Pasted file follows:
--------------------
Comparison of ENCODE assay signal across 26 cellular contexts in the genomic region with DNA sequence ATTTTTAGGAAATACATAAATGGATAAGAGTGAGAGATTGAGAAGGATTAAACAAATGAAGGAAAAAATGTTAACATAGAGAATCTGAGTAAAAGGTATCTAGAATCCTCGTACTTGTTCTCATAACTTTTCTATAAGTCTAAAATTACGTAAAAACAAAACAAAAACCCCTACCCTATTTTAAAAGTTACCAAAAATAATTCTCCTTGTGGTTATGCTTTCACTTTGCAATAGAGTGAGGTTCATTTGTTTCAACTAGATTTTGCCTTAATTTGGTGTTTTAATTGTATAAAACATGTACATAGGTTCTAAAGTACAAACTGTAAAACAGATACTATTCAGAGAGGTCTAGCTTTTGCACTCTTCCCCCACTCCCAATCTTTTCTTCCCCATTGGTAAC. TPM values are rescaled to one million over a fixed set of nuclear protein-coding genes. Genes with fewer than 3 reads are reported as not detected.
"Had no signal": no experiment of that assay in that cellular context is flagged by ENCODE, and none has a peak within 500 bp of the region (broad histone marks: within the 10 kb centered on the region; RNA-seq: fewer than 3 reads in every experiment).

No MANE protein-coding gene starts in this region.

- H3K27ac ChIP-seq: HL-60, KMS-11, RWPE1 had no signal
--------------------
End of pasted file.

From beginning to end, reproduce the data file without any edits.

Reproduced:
Comparison of ENCODE assay signal across 26 cellular contexts in the genomic region with DNA sequence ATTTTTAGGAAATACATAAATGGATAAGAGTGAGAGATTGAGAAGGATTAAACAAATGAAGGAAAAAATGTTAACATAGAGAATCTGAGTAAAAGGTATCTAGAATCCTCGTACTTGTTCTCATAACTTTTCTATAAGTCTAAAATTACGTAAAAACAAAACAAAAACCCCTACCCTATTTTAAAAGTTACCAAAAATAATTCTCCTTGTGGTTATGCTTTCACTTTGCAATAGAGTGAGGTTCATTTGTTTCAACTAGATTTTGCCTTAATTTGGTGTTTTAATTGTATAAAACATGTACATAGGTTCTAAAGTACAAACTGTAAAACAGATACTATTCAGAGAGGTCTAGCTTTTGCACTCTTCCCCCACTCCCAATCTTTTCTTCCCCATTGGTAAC. TPM values are rescaled to one million over a fixed set of nuclear protein-coding genes. Genes with fewer than 3 reads are reported as not detected.
"Had no signal": no experiment of that assay in that cellular context is flagged by ENCODE, and none has a peak within 500 bp of the region (broad histone marks: within the 10 kb centered on the region; RNA-seq: fewer than 3 reads in every experiment).

No MANE protein-coding gene starts in this region.

- H3K27ac ChIP-seq: HL-60, KMS-11, RWPE1 had no signal